some reason, in the early eighties, decided never again to cut my hair. I was old enough at fourteen
to make such a decision and stick to it. Today, at thirty-four years old, my hair is prematurely grey,
a beautiful silvery colour that many women find extremely attractive, and swings around my shoulders.
I don’t know why my hair stops there, it grows all the time and I never, ever cut it; I think it just
falls to pieces when it reaches any sign of resistance.

My upper body is not exactly an obstruction. My shoulders are not broad. But I mustn’t take this
deprecation too far in my attempt to paint you a picture. I am about five foot ten inches tall, I
weigh one hundred and eighty pounds and my skin is a rather pasty white. Even so, some people call me
an attractive man, and my hair – lacking in stamina though it is – is my best feature. If I weren’t so
dedicated to avoiding cliché here, I would say my hair was my crowning glory. I might say that my hair
was a terrific attribute if it were not for the fact that the word attribute itself sounds like it
could be a hair product for men. Attribute, softens, conditions and seasons all at once. Seasons? I
wouldn’t succeed in an advertising agency. You see though what I mean? The word suggests attitude,
brutishness and generosity, a good mix.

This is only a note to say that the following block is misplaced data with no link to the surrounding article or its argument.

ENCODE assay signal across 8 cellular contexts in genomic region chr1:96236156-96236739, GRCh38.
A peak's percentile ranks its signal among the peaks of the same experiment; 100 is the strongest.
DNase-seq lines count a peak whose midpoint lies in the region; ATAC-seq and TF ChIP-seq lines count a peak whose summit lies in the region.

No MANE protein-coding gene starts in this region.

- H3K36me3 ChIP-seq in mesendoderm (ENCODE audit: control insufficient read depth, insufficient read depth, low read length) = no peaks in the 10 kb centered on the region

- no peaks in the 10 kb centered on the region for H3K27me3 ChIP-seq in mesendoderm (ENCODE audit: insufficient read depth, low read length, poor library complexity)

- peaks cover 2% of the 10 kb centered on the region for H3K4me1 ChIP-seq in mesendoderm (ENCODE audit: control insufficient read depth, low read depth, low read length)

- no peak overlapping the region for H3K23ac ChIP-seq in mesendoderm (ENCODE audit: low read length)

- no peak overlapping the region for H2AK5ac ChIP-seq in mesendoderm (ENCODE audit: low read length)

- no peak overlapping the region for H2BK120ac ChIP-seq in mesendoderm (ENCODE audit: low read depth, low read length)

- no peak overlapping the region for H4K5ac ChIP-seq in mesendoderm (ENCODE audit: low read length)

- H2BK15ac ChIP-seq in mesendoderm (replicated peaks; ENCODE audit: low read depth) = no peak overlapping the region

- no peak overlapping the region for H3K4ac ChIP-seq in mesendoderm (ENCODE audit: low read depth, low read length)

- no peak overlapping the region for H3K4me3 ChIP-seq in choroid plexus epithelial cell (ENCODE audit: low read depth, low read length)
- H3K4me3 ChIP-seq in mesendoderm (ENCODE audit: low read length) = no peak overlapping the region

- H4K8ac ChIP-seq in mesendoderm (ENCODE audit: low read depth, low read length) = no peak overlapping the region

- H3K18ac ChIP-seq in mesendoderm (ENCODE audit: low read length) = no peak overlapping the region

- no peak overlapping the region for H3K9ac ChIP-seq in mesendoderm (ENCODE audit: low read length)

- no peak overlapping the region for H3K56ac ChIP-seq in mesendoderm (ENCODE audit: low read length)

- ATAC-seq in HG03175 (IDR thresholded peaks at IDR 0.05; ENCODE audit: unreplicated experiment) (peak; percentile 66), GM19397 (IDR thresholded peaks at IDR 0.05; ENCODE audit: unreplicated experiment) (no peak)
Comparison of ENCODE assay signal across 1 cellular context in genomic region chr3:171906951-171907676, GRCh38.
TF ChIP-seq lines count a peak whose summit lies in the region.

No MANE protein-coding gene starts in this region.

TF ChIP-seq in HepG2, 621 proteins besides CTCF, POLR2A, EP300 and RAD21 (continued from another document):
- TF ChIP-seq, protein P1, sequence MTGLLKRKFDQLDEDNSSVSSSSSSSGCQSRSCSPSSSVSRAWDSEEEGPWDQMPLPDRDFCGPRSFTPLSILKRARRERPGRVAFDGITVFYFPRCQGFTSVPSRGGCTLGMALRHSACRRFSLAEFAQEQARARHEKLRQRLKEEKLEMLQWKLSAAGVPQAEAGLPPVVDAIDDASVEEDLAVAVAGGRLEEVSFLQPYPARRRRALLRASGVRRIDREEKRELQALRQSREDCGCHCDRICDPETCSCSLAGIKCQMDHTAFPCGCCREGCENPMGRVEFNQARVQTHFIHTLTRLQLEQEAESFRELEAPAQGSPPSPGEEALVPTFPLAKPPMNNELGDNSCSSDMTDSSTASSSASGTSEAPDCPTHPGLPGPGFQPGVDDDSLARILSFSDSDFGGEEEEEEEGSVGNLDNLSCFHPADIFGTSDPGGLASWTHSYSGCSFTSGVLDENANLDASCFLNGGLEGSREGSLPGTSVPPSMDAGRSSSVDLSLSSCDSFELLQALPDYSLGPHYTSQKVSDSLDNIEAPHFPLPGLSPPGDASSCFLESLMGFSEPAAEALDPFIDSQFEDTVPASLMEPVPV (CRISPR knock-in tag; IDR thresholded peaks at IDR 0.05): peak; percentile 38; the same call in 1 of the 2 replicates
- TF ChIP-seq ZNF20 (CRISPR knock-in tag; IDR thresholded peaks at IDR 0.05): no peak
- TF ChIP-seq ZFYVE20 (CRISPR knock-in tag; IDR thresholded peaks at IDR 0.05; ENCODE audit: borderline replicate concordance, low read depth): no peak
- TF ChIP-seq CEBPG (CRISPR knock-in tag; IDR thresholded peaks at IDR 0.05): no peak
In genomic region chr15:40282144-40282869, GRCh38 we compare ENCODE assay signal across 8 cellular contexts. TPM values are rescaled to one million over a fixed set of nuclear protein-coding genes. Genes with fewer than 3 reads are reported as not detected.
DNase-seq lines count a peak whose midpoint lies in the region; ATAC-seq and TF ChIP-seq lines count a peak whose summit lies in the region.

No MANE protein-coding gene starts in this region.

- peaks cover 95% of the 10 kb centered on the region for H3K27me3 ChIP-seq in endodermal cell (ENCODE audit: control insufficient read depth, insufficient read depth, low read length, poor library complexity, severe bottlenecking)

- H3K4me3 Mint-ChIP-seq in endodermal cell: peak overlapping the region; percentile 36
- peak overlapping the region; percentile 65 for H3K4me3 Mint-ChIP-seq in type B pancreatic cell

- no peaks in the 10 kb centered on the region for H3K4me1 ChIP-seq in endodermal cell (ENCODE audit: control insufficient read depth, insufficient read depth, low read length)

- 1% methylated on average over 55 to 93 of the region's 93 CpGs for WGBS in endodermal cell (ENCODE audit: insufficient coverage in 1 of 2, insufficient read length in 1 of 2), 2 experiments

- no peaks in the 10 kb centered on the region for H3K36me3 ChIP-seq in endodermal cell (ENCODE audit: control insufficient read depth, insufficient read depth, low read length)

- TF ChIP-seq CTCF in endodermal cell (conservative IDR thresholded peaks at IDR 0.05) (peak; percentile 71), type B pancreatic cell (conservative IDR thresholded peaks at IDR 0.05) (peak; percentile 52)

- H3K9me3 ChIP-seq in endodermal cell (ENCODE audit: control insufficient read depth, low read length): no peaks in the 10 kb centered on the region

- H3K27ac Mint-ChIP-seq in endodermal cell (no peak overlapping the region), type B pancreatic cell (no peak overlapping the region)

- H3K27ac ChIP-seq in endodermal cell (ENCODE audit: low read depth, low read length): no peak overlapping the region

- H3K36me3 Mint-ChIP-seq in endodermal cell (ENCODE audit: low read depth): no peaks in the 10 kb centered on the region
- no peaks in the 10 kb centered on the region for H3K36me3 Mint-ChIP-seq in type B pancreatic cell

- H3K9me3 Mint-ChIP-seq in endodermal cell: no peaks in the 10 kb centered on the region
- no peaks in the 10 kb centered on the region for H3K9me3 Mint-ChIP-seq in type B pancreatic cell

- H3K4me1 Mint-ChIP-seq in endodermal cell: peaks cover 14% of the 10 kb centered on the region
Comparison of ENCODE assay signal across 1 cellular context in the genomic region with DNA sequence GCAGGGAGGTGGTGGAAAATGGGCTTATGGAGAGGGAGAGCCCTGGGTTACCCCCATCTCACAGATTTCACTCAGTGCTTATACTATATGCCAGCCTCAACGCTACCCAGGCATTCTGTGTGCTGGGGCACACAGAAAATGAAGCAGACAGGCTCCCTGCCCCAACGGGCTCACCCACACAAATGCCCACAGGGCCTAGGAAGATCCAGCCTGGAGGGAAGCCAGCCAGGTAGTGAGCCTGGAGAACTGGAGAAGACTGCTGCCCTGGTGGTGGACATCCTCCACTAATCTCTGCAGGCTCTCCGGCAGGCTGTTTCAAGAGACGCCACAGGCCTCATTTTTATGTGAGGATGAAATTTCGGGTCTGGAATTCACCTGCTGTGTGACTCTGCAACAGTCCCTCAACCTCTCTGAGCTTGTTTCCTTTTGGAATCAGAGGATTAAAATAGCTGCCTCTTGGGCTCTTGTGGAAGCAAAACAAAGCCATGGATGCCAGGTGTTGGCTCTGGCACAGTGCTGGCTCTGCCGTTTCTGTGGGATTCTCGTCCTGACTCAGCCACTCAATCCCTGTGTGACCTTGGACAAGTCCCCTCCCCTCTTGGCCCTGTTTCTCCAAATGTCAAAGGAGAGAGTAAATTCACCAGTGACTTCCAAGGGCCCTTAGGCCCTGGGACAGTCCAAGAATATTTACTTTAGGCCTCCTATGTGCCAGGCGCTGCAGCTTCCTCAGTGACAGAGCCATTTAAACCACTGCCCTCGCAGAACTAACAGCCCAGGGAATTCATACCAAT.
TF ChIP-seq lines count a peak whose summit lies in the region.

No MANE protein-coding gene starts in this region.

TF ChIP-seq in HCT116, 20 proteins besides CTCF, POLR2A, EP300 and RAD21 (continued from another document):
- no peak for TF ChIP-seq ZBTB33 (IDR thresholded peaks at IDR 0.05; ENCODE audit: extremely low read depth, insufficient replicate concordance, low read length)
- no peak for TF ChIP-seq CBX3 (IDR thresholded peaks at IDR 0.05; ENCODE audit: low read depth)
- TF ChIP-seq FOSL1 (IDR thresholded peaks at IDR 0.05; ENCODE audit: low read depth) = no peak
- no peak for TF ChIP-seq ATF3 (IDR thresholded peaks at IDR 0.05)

The Comedian – 3

I would very much like, in order to nullify the effect of my hangover, to leap into a description of
Ellen, my first proper girlfriend from those nights hanging out in Walleston town square. When I feel
nauseous, sexual memories can distract me. And Ellen distracted me. I think many young men probably
have an Ellen in their life somewhere. Many of them have a male version of Ellen (Elbert?). All that
matters is that whoever is first in your life to bring you to one of your first ten orgasms while
thrusting a finger into your ass will always remain prominent in your sexual memory. If that person is
a man he may swing your sexual life forever towards the homoerotic. In my case, the finger in question
was female. The ass in question was male, and belonged to me. With the warmth of this memory my
hangover already feels slightly less extreme. How does that work?

Ellen was the daughter of the local hotelier. She was short, dark haired, brown eyed, with a dry wit
and a sharp-featured prettiness that belied her sexual maturity. At the moment of penetration, mine
not hers, we were both sixteen and I had just made her laugh aloud. I had said I felt as though I was
impaled in midair on her first finger, as though she were balancing a lightweight doll. As a result of
her outburst of laughter she thrust her finger even further into my behind and the result was helpless
ejaculation. Ellen didn’t need tricks like this. She had splendid breasts for such an elfin girl:
loose, low and lush; she was a luxurious creature. My hangover has gone completely. I’ll come back to
Ellen later.

When I do I will tell you more about she and I when we were young. I promise there will no more
descriptions of sex. My mission here is to bring you into my life, literally. I know that I will be
unable to do that if I keep indulging my memories and my fantasies. I want to describe who I really
am. But the occasion described above was how my sexual life began: this was my First Time. If you can
imagine me twirling – Ellen looking up at me, her control over me an absolute like none I would ever